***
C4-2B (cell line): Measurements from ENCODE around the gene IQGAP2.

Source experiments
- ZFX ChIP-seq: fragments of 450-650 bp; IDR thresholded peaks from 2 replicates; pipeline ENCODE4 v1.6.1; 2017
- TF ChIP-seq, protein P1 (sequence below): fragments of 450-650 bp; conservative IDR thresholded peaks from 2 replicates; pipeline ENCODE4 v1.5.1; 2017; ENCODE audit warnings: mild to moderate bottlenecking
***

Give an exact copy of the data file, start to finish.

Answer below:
C4-2B (cell line): Measurements from ENCODE around the gene IQGAP2.

Source experiments
- ZFX ChIP-seq: fragments of 450-650 bp; IDR thresholded peaks from 2 replicates; pipeline ENCODE4 v1.6.1; 2017
- TF ChIP-seq, protein P1 (sequence below): fragments of 450-650 bp; conservative IDR thresholded peaks from 2 replicates; pipeline ENCODE4 v1.5.1; 2017; ENCODE audit warnings: mild to moderate bottlenecking